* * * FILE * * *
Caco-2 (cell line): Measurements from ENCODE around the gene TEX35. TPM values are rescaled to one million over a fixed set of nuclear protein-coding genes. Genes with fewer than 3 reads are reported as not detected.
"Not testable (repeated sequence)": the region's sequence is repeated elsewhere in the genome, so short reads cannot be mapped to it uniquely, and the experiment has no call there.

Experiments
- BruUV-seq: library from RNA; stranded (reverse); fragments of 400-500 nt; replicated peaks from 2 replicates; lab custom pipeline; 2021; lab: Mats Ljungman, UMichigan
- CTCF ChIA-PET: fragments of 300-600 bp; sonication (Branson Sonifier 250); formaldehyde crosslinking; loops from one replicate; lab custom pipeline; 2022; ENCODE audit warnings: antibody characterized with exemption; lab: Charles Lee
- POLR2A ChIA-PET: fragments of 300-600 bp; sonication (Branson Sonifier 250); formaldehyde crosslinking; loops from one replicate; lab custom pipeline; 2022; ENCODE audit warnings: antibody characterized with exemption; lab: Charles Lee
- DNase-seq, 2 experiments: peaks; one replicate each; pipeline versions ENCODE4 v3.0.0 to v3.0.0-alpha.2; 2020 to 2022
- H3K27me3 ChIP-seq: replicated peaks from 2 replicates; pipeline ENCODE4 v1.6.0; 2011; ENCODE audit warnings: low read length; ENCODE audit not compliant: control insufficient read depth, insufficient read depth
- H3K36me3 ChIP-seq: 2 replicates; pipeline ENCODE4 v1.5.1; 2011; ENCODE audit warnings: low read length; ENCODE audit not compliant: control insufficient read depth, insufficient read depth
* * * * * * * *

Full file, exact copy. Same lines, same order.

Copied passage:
Caco-2 (cell line): Measurements from ENCODE around the gene TEX35. TPM values are rescaled to one million over a fixed set of nuclear protein-coding genes. Genes with fewer than 3 reads are reported as not detected.
"Not testable (repeated sequence)": the region's sequence is repeated elsewhere in the genome, so short reads cannot be mapped to it uniquely, and the experiment has no call there.

Experiments
- BruUV-seq: library from RNA; stranded (reverse); fragments of 400-500 nt; replicated peaks from 2 replicates; lab custom pipeline; 2021; lab: Mats Ljungman, UMichigan
- CTCF ChIA-PET: fragments of 300-600 bp; sonication (Branson Sonifier 250); formaldehyde crosslinking; loops from one replicate; lab custom pipeline; 2022; ENCODE audit warnings: antibody characterized with exemption; lab: Charles Lee
- POLR2A ChIA-PET: fragments of 300-600 bp; sonication (Branson Sonifier 250); formaldehyde crosslinking; loops from one replicate; lab custom pipeline; 2022; ENCODE audit warnings: antibody characterized with exemption; lab: Charles Lee
- DNase-seq, 2 experiments: peaks; one replicate each; pipeline versions ENCODE4 v3.0.0 to v3.0.0-alpha.2; 2020 to 2022
- H3K27me3 ChIP-seq: replicated peaks from 2 replicates; pipeline ENCODE4 v1.6.0; 2011; ENCODE audit warnings: low read length; ENCODE audit not compliant: control insufficient read depth, insufficient read depth
- H3K36me3 ChIP-seq: 2 replicates; pipeline ENCODE4 v1.5.1; 2011; ENCODE audit warnings: low read length; ENCODE audit not compliant: control insufficient read depth, insufficient read depth